Sexual harassment victim [Illustrative].
(photo credit: INIMAGE)
MKs and women’s rights activists demanded a change in the way society and the legal system deals with sexual harassment and assault complaints, during a meeting called in the wake of the #metoo social media campaign.
The Knesset Committee on the Status of Women met on Tuesday to discuss “No longer silent – the #metoo campaign and the day after, speaking up.”
Several MKs, as well as representatives of women’s groups, spoke up about the sea change that has occurred in the past few weeks, and the need for more action.
“I am proud and I honor women who were brave enough to share their stories and be part of this phenomenon,” said committee’s chairwoman and Joint List MK Aida Touma-Sliman.
“And I honor those who have not spoken up yet because I know the price those who speak out pay. But we will not be silent any longer.”
Many of those present, including journalist Gaya Koren, spoke about the criticism, shaming and attacks that women who speak out face, and how it deters them from coming forward.
“I can understand women who don’t speak up, or don’t speak up until years later,” said Koren.
Meretz MK Tamar Zandberg said turning to the police after being attacked can “feel like a second rape,” especially when women are forced to face questions about their behavior, their relationship history, their clothing and their motivations for coming forward.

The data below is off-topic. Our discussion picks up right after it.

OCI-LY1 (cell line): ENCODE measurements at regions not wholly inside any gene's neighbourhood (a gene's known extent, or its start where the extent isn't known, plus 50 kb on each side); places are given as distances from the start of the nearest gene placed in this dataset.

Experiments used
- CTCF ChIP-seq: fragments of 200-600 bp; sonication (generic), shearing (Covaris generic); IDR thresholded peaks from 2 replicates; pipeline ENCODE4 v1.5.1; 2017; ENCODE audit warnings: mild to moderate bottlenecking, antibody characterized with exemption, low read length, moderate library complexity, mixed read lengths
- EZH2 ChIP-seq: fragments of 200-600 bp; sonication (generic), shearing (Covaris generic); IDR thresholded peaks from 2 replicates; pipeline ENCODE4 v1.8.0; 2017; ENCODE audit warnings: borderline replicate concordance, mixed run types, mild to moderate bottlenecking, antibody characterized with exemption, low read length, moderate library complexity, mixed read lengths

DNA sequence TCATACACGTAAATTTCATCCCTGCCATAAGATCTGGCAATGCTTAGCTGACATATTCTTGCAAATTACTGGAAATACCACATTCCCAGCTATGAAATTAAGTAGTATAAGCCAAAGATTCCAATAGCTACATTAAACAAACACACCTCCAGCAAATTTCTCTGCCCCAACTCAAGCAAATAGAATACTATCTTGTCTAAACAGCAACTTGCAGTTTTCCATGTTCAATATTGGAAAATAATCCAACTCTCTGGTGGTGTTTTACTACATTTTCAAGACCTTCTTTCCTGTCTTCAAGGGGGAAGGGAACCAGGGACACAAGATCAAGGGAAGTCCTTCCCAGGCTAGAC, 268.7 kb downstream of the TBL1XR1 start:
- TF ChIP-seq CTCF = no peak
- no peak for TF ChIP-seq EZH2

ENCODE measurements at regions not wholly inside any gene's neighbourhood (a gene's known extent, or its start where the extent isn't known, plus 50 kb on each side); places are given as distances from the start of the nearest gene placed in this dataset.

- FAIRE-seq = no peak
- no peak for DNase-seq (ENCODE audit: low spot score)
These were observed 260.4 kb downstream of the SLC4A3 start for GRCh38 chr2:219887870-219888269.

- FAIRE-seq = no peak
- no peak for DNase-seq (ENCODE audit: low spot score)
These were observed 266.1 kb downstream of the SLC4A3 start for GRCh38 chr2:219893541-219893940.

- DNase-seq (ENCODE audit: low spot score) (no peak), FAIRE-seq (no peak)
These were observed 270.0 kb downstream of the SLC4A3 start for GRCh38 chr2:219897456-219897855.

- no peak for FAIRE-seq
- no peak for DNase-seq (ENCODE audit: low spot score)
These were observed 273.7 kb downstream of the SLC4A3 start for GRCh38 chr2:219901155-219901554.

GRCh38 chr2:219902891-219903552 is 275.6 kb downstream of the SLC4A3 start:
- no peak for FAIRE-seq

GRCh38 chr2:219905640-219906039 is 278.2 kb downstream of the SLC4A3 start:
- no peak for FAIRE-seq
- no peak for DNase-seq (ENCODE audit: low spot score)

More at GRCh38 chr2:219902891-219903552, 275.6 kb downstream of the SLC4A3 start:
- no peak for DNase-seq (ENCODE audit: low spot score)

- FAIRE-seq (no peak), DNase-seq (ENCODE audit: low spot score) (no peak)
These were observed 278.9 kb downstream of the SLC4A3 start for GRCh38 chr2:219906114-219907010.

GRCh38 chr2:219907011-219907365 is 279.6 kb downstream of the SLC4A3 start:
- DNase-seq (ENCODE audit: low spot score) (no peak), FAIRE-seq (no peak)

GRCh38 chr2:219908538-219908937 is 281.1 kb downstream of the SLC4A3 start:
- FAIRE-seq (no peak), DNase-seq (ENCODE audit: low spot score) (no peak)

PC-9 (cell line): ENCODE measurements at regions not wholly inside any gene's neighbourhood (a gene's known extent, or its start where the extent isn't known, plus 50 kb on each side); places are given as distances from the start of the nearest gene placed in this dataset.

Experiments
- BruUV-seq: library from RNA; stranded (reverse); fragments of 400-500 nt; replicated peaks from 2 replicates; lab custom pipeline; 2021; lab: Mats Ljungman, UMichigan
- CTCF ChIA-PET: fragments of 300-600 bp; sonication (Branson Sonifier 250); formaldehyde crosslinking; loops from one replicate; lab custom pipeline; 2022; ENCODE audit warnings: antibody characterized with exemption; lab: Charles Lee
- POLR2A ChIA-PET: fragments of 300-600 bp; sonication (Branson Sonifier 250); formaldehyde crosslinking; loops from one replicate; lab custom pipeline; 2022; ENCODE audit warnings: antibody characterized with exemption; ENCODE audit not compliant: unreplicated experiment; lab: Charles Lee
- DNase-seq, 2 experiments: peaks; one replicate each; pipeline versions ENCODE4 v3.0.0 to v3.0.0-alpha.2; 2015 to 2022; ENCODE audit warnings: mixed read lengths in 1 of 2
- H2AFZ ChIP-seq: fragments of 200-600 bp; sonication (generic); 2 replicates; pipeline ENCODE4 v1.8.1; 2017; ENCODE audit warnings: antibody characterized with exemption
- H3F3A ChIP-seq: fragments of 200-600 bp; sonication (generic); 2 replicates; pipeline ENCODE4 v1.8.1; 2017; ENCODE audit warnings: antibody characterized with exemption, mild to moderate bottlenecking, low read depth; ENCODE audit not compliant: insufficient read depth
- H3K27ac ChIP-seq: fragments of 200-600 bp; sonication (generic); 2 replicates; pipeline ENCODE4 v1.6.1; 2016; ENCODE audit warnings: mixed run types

“When women speak up, people say ‘why are you bringing things up from decades ago,’” said Zionist Union MK Revital Swid. “When a woman is harassed or assaulted, nobody asks her if it was a convenient time for her.”
Several of those present asserted that the #metoo campaign, where women speak out on social media, shows the systemic failure of the legal system to address these situations.
“The legal authorities have failed on this issue,” said Zionist Union MK Nachman Shai.
“Women know that police are not the place to turn to – nobody wants to go to a place where the accusers will become the accused.”
Orit Sulitzeanu, executive director of The Association for Rape Crisis Centers in Israel, told the committee that there are real and significant changes that can be made in the legal realm.
Firstly, she said, to “stop prosecutors from asking [victims] all the questions they do,” – about women’s past behavior and activities. And secondly, she said, to lengthen the statute of limitations for sexual harassment from seven years.
“It takes women a long time sometimes to talk about it,” said Sulitzeanu. “Seven years is nothing.”
Likud MK Yehuda Glick said the Torah defines rape as likened to murder, “and that’s how we should relate to it. So an attempted rape or assault is like an assassination attempt,” he said. “And I can say I know what that’s like – it’s a scar for life.”
In 2014 Glick was shot four times by a Palestinian terrorist and was hospitalized for a month.
The Likud MK said one thing this campaign has accomplished, is to hopefully show men how damaging and traumatizing their actions can be for the women affected.
“I believe when some men say ‘it was 20 years ago, I forgot,’” said Glick. “Maybe you forgot, but she didn’t. For her, it was a trauma.”